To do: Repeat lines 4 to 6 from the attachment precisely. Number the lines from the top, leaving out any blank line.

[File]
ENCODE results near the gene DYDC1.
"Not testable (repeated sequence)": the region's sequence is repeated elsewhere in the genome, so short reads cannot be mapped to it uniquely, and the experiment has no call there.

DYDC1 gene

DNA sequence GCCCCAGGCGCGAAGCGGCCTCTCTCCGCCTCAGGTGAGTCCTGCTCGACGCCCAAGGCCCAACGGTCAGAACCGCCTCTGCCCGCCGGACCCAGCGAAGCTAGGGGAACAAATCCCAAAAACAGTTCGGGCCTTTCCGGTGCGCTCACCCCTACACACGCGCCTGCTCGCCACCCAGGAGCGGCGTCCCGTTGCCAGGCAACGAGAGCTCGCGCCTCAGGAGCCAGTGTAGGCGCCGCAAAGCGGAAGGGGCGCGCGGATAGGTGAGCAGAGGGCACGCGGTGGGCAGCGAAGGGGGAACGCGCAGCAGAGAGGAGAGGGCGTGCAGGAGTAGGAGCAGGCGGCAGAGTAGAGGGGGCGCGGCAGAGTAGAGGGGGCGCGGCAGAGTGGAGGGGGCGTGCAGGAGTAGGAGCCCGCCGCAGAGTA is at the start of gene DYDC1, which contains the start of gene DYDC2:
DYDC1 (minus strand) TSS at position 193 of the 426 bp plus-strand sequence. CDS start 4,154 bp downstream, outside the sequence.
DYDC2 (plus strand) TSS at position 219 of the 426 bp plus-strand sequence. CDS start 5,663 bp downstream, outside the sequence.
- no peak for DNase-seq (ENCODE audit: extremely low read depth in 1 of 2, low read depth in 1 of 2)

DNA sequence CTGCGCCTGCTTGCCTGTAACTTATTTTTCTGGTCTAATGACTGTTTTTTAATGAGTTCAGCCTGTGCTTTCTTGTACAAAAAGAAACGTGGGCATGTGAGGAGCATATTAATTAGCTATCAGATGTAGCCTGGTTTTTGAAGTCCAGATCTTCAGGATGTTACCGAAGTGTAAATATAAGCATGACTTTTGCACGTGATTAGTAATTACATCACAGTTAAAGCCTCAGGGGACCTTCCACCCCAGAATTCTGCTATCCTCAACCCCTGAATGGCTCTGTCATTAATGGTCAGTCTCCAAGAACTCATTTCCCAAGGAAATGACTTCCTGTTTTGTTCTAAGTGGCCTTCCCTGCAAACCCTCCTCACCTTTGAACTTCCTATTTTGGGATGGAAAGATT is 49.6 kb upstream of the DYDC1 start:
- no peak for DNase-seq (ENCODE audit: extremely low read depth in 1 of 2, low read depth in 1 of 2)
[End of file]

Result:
DNA sequence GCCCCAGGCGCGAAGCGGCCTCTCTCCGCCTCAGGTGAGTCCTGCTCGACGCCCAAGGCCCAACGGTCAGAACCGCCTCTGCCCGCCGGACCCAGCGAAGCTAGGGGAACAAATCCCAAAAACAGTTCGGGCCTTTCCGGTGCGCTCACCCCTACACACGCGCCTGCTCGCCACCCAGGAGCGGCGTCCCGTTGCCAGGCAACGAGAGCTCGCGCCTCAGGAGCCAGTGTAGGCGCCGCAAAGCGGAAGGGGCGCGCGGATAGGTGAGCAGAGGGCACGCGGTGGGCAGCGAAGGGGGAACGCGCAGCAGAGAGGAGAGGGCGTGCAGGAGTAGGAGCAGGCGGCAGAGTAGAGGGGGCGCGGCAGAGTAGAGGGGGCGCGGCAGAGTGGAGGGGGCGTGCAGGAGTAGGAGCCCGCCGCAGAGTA is at the start of gene DYDC1, which contains the start of gene DYDC2:
DYDC1 (minus strand) TSS at position 193 of the 426 bp plus-strand sequence. CDS start 4,154 bp downstream, outside the sequence.
DYDC2 (plus strand) TSS at position 219 of the 426 bp plus-strand sequence. CDS start 5,663 bp downstream, outside the sequence.